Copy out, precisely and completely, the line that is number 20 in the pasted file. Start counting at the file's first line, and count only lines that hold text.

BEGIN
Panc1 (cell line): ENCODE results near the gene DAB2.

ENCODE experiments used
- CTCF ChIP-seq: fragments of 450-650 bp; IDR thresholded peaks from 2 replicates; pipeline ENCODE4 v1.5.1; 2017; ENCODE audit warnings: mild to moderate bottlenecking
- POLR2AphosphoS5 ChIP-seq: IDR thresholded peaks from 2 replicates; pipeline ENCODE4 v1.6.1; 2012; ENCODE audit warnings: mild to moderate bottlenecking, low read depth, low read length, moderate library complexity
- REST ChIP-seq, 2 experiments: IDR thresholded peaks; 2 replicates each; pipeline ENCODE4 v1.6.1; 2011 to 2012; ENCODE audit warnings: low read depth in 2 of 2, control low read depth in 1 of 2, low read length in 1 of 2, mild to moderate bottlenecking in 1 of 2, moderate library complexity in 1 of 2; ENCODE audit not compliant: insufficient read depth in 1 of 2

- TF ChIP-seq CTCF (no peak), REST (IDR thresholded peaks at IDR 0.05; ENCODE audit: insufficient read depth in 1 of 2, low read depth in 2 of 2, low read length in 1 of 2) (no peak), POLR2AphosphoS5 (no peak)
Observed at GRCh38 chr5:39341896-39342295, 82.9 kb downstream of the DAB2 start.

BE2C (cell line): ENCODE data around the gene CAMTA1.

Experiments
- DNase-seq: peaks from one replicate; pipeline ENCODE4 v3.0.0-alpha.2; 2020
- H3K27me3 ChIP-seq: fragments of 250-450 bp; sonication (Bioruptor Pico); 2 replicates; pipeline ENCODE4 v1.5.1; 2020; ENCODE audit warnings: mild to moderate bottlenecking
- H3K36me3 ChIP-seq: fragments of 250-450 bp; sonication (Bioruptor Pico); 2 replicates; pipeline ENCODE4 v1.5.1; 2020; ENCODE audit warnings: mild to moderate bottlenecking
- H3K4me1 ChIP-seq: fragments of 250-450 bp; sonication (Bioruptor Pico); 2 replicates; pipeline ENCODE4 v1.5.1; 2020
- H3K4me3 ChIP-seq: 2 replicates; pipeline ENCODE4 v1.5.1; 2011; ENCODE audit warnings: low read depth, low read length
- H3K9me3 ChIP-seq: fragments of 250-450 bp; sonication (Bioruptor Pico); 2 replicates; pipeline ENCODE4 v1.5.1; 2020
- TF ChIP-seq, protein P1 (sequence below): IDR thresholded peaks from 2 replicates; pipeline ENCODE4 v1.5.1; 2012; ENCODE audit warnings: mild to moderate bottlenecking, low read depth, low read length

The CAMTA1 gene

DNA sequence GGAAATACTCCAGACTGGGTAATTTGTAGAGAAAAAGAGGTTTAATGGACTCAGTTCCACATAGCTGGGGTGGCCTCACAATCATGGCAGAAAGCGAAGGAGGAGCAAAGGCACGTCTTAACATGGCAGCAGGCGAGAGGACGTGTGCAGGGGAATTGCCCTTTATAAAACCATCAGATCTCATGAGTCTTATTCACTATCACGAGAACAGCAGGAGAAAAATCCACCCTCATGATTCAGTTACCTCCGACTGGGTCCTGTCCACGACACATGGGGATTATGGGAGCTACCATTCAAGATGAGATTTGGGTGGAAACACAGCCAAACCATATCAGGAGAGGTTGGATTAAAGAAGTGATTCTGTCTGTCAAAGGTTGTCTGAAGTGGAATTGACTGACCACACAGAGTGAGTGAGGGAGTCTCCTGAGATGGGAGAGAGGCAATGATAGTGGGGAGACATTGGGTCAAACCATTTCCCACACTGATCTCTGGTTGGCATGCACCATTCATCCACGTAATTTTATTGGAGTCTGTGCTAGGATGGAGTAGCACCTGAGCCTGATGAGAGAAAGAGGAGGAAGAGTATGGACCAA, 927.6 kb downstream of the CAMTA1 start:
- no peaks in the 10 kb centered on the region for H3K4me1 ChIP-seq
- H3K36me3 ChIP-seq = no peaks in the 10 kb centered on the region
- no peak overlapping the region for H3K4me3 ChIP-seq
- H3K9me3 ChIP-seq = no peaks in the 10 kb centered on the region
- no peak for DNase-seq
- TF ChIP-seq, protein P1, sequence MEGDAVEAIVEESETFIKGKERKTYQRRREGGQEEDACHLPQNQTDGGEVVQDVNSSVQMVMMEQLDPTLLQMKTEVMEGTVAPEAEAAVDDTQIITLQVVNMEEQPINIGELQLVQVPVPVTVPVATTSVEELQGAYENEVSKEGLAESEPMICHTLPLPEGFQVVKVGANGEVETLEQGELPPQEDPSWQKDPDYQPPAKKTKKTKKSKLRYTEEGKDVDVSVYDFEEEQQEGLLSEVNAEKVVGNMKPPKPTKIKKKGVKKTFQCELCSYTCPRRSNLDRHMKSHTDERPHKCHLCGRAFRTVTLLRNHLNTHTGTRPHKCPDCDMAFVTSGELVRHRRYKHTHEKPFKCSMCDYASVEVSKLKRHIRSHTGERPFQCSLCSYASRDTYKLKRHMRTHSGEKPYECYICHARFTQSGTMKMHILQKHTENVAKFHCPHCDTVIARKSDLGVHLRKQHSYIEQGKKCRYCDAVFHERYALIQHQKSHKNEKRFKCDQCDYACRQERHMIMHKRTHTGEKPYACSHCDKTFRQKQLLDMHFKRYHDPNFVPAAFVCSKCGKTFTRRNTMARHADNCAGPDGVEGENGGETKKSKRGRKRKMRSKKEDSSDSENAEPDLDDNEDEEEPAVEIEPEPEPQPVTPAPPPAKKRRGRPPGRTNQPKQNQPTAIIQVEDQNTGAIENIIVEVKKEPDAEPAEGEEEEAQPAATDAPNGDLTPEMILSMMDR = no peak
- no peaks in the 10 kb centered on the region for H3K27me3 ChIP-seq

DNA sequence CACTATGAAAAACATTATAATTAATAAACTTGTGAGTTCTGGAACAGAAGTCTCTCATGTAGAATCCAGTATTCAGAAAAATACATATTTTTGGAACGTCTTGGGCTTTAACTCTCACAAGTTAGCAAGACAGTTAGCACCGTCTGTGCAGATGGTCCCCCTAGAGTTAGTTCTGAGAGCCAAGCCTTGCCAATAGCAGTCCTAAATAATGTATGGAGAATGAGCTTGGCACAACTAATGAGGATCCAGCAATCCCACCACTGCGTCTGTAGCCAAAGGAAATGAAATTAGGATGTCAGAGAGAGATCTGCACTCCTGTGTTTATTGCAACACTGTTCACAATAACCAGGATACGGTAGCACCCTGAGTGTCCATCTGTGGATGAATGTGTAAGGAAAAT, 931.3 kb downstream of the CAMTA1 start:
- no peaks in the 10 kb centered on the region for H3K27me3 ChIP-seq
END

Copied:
- H3K36me3 ChIP-seq = no peaks in the 10 kb centered on the region